angry Poseidon—don’t be afraid of them:

you’ll never find things like that on your way

as long as you keep your thoughts raised high,

as long as a rare excitement

stirs your spirit and your body.

Laistrygonians, Cyclops,

wild Poseidon—you won’t encounter them

unless you bring them along inside your soul,

unless your soul sets them up in front of you.


Hope your road is a long one.

May there be many summer mornings when,

with what pleasure, what joy,

you enter harbors you’re seeing for the first time;

may you stop at Phoenician trading stations

to buy fine things,

mother of pearl and coral, amber and ebony,

sensual perfume of every kind—

as many sensual perfumes as you can;

and may you visit many Egyptian cities

to learn and go on learning from their scholars.


Keep Ithaka always in your mind.

Arriving there is what you’re destined for.

But don’t hurry the journey at all.

Better if it lasts for years,

so you’re old by the time you reach the island,

wealthy with all you’ve gained on the way,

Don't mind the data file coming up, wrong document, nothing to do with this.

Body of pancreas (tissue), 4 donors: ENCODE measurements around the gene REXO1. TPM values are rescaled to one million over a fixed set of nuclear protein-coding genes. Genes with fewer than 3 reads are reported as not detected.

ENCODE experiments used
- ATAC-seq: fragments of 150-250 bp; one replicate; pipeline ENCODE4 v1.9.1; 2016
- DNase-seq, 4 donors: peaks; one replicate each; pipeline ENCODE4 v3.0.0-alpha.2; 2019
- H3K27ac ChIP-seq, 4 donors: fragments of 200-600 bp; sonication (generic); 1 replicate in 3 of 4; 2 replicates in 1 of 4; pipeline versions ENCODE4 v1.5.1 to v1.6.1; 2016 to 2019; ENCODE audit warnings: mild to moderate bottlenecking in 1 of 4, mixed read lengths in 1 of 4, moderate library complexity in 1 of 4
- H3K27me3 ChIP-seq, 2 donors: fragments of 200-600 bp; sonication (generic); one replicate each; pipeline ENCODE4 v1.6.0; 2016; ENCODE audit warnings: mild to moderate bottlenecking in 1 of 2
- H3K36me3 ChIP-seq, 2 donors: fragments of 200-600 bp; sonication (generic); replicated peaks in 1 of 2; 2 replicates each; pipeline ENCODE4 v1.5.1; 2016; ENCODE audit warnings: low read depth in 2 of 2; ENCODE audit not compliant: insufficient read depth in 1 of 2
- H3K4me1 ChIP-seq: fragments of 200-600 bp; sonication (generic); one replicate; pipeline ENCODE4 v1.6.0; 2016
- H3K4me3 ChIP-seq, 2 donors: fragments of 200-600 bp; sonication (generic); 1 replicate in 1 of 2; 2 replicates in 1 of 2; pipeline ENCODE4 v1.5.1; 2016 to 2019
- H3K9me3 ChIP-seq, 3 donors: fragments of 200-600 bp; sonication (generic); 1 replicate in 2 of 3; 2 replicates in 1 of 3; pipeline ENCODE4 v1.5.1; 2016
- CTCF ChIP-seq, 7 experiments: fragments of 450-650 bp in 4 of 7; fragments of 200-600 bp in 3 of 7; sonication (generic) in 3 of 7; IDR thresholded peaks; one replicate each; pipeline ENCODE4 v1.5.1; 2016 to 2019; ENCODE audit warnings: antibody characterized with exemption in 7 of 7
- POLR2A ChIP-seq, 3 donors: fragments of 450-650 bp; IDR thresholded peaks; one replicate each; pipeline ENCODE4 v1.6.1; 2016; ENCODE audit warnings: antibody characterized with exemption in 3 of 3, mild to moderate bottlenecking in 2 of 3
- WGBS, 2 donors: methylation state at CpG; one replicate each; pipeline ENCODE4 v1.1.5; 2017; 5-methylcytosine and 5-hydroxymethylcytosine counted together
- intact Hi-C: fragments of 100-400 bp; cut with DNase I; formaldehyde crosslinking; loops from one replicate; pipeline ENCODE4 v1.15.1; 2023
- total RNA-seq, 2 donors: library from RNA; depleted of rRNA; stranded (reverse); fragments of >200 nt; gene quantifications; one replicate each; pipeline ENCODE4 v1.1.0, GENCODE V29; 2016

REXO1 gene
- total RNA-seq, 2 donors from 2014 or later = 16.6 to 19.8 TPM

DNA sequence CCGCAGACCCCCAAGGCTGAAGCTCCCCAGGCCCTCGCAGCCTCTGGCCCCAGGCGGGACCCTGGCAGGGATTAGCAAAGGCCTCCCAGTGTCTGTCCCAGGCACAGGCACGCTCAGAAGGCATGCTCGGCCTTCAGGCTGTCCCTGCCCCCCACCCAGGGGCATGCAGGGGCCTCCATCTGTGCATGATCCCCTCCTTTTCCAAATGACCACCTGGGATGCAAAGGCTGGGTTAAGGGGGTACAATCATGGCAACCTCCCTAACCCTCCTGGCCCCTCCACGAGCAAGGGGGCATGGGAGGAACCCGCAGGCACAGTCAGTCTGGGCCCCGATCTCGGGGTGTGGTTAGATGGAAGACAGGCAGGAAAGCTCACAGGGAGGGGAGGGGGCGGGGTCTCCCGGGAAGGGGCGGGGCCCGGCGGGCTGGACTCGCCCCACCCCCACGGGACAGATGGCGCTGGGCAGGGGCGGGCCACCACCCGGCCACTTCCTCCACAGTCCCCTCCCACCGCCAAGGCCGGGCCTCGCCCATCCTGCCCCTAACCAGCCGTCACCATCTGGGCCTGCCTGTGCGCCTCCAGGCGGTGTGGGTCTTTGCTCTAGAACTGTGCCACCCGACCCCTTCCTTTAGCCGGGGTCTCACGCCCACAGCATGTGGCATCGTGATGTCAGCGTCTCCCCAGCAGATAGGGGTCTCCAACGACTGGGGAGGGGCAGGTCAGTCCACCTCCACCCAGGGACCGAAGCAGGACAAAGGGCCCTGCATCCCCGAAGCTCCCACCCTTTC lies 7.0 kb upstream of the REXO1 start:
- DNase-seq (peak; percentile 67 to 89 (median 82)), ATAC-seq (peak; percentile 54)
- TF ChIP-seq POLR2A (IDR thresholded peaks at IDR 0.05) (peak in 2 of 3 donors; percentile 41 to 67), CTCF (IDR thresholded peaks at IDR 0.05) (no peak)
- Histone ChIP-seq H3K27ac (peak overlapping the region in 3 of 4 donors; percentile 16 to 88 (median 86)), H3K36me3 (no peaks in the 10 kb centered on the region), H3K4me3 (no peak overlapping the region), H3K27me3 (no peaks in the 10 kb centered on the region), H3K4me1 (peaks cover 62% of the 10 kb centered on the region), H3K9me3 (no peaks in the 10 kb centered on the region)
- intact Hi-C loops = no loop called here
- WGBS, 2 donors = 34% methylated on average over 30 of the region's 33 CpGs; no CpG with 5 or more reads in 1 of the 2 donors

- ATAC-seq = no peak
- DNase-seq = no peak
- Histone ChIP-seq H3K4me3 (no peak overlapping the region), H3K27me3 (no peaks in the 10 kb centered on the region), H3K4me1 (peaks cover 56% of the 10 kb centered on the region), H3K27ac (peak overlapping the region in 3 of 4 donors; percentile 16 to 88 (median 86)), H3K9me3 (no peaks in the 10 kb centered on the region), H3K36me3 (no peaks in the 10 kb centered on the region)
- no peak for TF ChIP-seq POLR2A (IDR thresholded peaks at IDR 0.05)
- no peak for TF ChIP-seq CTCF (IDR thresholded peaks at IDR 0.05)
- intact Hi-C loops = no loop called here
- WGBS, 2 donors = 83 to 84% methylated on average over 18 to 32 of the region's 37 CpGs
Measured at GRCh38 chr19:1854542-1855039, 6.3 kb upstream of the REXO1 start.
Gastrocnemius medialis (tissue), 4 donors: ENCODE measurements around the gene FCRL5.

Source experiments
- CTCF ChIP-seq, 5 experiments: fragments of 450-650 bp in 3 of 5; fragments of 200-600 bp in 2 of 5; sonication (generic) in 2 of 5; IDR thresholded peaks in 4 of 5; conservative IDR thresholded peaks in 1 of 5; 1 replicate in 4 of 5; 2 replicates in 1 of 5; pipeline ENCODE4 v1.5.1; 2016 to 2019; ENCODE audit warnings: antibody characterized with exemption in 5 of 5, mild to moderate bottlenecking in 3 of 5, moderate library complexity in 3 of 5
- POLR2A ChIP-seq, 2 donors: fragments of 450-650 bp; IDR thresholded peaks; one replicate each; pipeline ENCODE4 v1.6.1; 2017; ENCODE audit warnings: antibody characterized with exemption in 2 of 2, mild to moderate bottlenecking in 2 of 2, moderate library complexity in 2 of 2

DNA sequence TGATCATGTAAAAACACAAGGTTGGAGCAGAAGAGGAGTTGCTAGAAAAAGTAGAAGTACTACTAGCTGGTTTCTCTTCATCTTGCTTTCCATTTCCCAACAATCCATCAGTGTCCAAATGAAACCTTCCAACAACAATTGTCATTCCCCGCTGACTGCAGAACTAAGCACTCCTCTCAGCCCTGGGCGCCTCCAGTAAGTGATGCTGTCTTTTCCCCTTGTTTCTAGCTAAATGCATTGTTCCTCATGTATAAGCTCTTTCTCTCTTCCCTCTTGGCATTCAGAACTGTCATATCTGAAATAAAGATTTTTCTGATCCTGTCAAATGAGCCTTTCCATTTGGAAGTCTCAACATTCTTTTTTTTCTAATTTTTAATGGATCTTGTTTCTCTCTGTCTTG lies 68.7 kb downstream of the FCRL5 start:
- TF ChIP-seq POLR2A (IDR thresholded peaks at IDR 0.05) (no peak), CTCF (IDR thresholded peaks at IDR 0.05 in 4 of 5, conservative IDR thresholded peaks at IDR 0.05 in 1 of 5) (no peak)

not expecting Ithaka to make you rich.


Ithaka gave you the marvelous journey.

Without her you wouldn’t have set out.

She has nothing left to give you now.


And if you find her poor, Ithaka won’t have fooled you.

Wise as you will have become, so full of experience,

you’ll have understood by then what these Ithakas mean.


The God Abandons Antony 

When suddenly, at midnight, you hear
an invisible procession going by
with exquisite music, voices,
don’t mourn your luck that’s failing now,
work gone wrong, your plans
all proving deceptive—don’t mourn them uselessly.
As one long prepared, and graced with courage,
say goodbye to her, the Alexandria that is leaving.
Above all, don’t fool yourself, don’t say
it was a dream, your ears deceived you:
don’t degrade yourself with empty hopes like these.
As one long prepared, and graced with courage,
as is right for you who proved worthy of this kind of city,
go firmly to the window
and listen with deep emotion, but not
with the whining, the pleas of a coward;
listen—your final delectation—to the voices,
to the exquisite music of that strange procession,
and say goodbye to her, to the Alexandria you are losing.